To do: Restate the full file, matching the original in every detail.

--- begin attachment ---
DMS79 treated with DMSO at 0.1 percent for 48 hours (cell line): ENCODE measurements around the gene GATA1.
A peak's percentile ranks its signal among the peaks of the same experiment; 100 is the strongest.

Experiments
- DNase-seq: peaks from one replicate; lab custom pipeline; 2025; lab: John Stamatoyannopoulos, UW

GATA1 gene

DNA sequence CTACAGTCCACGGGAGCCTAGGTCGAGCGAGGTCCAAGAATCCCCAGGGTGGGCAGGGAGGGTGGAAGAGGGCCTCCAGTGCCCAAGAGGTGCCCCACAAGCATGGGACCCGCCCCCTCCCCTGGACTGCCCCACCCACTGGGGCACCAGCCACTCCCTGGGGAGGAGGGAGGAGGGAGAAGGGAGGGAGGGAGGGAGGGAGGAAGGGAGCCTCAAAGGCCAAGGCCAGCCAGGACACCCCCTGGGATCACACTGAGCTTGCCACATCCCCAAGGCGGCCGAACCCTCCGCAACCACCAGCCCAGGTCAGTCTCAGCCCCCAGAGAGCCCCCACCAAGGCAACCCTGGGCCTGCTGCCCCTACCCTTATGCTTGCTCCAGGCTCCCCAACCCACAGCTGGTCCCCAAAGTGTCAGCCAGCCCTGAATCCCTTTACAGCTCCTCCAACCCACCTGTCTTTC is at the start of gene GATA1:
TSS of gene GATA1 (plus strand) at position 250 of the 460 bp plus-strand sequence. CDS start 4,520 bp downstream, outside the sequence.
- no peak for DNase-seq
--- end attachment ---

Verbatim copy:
DMS79 treated with DMSO at 0.1 percent for 48 hours (cell line): ENCODE measurements around the gene GATA1.
A peak's percentile ranks its signal among the peaks of the same experiment; 100 is the strongest.

Experiments
- DNase-seq: peaks from one replicate; lab custom pipeline; 2025; lab: John Stamatoyannopoulos, UW

GATA1 gene

DNA sequence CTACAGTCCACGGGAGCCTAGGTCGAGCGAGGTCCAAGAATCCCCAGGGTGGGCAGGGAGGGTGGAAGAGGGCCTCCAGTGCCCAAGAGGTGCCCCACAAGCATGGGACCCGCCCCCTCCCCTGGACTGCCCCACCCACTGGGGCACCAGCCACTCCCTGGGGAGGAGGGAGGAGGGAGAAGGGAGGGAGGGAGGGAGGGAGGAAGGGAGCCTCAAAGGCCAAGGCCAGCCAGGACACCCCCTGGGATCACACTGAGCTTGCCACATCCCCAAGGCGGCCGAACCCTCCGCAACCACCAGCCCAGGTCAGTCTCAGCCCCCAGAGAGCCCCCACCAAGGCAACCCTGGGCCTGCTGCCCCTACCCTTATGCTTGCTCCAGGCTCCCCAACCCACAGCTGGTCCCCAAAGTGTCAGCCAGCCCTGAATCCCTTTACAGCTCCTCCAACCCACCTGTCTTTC is at the start of gene GATA1:
TSS of gene GATA1 (plus strand) at position 250 of the 460 bp plus-strand sequence. CDS start 4,520 bp downstream, outside the sequence.
- no peak for DNase-seq